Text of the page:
Looking as far back as the Middle Stone Age (10,000 to 3,000 BC), the soil in the valley bottoms was too heavy and wet to be worked by the primitive people with their deer-horn hoes. Instead, they raised their first crops on shallow downlands and hill sides, where narrow terraces were built.
The terraces are known to archaeologists as lynchets – or ‘little slopes’. On the south-western side of Braunton Down, a range of lynchets could once be seen and indeed appeared on the 1963 Ordnance Survey map as a ‘Field System’ but have, to a large extent, been ploughed down since.
Much of the rest of Braunton was covered in forest. The native Britons relied on hunting and gathering in the forest but, once crop cultivation became recognised as a potential food source, the Anglo-Saxons started to clear areas of forest. The success of crop-raising meant that people who had formerly wandered to seek food could settle in one place and this was the beginning of the community we know today.
Early Farming Techniques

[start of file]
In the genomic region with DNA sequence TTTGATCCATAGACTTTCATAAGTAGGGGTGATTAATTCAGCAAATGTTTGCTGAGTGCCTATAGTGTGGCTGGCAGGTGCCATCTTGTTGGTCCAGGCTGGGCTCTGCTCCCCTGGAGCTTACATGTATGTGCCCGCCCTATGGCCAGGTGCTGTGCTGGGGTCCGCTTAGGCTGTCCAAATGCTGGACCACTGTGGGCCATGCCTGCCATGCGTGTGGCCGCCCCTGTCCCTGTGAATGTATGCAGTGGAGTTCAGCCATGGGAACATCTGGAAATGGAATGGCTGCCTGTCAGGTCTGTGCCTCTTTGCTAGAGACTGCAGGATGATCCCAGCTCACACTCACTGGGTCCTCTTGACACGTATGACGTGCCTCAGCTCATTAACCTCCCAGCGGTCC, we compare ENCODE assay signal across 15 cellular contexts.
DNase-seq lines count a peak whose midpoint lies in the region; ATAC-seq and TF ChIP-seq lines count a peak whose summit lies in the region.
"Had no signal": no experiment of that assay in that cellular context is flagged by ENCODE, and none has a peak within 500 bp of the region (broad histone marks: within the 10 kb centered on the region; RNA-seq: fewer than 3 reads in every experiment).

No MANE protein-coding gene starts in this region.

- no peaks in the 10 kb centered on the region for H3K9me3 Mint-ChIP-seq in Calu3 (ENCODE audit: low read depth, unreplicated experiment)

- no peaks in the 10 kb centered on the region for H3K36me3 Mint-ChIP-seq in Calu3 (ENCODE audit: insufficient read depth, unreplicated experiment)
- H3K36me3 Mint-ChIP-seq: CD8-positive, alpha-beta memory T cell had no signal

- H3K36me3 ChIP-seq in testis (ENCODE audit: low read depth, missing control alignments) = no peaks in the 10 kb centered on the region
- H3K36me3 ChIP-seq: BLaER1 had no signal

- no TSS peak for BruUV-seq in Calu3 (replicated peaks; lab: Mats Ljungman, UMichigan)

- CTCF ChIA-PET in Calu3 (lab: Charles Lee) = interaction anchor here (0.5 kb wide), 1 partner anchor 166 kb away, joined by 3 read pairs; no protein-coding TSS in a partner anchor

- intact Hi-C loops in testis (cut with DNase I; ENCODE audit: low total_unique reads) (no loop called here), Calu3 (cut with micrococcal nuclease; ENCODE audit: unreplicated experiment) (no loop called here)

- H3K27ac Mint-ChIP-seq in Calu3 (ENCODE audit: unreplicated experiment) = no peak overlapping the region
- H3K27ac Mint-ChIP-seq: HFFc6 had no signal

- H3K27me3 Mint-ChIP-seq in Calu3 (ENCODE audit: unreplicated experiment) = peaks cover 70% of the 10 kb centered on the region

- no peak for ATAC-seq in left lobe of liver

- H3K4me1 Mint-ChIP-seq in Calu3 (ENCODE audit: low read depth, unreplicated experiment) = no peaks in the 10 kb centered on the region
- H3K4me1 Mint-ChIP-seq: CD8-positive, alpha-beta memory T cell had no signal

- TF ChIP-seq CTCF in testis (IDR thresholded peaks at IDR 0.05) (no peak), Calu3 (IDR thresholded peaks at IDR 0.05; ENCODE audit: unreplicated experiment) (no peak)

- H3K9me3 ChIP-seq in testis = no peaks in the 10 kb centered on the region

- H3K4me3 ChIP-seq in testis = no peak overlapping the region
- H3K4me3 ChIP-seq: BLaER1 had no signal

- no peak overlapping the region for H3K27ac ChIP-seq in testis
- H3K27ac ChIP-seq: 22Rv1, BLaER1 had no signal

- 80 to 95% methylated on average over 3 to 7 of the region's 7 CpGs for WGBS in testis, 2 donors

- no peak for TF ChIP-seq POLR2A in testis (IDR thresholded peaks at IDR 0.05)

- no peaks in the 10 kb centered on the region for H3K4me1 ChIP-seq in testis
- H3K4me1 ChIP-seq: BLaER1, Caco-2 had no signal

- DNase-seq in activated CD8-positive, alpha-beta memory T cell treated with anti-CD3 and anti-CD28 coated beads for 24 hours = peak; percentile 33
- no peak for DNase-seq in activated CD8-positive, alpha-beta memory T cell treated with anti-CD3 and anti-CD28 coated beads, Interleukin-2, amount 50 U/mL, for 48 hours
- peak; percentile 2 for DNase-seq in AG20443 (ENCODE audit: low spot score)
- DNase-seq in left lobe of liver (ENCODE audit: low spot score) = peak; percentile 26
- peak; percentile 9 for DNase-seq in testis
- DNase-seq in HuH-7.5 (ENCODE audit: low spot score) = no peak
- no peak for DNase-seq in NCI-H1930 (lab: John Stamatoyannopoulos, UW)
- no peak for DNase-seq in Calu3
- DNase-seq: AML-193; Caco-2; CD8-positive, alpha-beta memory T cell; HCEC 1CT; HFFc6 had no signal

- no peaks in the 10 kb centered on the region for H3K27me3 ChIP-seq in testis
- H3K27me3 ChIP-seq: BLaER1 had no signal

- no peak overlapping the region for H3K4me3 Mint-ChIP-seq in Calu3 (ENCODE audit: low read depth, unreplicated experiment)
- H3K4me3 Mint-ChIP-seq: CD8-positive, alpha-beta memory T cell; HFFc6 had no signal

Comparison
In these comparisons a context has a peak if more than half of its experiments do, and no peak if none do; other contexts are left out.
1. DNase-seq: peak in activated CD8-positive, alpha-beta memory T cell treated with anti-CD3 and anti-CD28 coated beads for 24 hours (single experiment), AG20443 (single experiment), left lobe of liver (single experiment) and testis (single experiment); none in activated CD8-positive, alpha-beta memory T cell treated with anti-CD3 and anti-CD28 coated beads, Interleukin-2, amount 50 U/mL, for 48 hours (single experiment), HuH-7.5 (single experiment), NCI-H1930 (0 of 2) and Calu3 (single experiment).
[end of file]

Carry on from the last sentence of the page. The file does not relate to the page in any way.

Expansion of the cultivated land led to work on the deep soil of the lower levels, which had been made rich by the alluvial soils that had slipped down the hillside throughout the years. Teams of oxen, usually four to a team, plodded slowly to and fro with great ploughs. Behind them came beaters with long-handled wooden mallets to knock up the clods and children were employed, as soon as they could totter, to carry large stones to the edge of the ploughland
As sowers scattered seed, older children followed behind to scare off hungry birds. Behind them came another group of people with wooden rakes to cover the seed.
This labour-intensive activity was helped by ship-loads of immigrants, who combined to form a hunderdt (hundred). It is thought that the term was used to describe a group of a hundred fighting men, like the old Roman century. An area with enough families to provide a hundred men was known as such.
The Braunton hundred once reached from Ilfracombe to Filleigh (with Braunton at its centre), which shows just how much the population has increased since.
During the 8th century, a three-field system began – whereby one field was sown with wheat or rye for bread, one field was sown with barley to provide malt for beer and a third was left fallow. They were rotated every year, to allow each part to be rested once every three years.
The fields averaged about 400 acres, where each acre was measured locally as one furrow-long or furlong (220 yards), by one chain (22 yards). It was thought that an acre was the amount an ox could plough in one day and there were thirty ploughs in Braunton, according to the Domesday Book.